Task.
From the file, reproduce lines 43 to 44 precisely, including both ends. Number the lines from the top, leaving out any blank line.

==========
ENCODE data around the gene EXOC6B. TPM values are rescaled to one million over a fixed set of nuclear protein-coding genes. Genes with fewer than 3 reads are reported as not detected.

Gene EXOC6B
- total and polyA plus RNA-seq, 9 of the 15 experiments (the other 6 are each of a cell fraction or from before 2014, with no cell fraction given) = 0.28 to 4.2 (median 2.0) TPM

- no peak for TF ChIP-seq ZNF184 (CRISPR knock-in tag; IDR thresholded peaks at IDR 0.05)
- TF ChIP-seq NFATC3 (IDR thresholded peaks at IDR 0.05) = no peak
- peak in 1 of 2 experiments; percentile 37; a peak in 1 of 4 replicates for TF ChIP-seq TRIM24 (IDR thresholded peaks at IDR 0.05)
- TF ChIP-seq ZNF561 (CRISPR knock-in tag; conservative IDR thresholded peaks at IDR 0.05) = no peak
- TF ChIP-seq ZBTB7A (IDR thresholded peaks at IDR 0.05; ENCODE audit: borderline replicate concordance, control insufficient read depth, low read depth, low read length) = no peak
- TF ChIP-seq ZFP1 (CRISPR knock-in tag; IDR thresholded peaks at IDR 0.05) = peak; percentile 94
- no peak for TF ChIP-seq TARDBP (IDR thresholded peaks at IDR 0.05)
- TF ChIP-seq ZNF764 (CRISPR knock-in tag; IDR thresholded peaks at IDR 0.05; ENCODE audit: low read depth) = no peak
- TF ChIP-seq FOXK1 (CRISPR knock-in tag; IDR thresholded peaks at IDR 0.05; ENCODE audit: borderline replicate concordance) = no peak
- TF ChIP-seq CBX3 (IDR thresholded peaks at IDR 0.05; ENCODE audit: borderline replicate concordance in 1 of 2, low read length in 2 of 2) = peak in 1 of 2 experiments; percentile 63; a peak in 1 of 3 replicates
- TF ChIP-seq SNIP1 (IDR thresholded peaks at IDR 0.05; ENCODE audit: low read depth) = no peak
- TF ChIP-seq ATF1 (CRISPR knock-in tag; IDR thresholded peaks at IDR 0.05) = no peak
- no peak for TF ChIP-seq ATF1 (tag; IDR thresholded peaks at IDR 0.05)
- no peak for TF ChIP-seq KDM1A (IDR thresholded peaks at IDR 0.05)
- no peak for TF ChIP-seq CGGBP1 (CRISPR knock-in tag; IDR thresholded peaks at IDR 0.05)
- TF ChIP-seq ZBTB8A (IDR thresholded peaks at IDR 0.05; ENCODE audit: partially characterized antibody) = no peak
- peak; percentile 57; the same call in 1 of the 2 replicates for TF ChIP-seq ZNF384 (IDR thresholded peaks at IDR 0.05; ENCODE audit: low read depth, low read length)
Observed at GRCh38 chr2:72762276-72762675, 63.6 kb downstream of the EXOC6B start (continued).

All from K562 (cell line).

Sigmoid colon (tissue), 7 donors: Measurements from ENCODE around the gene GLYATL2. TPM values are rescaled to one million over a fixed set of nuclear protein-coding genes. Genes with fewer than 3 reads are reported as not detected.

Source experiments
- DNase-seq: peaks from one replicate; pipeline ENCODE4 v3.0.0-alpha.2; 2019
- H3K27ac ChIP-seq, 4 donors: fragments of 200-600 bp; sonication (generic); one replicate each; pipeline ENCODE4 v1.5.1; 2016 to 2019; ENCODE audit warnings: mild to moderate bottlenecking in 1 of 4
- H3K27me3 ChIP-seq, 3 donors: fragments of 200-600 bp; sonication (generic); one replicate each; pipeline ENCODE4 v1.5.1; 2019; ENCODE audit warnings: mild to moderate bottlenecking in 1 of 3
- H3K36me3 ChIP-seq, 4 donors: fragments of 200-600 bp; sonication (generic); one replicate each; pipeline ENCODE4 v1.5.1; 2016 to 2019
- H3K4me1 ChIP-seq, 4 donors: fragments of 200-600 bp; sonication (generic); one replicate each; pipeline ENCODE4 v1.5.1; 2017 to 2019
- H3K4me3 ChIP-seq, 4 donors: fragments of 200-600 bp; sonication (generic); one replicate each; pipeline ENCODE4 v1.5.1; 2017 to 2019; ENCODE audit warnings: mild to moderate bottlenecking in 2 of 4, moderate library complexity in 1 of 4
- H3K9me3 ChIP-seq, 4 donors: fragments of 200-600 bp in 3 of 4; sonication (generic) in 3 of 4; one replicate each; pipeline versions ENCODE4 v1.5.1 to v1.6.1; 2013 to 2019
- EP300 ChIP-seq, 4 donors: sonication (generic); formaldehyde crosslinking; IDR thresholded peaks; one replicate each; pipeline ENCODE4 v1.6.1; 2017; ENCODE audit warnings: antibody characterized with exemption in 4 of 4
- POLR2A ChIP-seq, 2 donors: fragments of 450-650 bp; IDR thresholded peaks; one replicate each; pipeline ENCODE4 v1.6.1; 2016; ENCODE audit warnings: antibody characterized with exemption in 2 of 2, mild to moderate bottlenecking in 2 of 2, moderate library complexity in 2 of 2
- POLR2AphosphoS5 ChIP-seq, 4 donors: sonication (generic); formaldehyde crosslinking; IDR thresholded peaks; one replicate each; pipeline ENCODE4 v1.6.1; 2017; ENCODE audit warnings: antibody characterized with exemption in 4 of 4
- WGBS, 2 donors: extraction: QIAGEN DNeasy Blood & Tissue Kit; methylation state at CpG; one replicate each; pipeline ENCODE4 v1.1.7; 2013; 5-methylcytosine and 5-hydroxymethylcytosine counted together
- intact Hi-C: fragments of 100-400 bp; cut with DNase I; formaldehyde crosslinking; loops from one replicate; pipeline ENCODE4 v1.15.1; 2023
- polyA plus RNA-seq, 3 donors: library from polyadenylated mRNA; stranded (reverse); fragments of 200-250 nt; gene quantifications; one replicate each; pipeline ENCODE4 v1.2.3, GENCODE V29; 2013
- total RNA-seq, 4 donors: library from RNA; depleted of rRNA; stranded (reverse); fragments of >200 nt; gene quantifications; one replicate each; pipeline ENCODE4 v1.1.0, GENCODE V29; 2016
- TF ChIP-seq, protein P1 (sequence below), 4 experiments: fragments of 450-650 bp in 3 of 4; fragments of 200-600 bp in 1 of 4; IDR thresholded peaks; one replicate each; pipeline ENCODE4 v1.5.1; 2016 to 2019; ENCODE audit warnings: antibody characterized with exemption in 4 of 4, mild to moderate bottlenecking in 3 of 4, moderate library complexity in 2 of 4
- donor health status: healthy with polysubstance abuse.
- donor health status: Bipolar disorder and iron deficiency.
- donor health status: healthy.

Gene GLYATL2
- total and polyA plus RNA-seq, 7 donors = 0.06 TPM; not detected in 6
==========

Gene GLYATL2
- total and polyA plus RNA-seq, 7 donors = 0.06 TPM; not detected in 6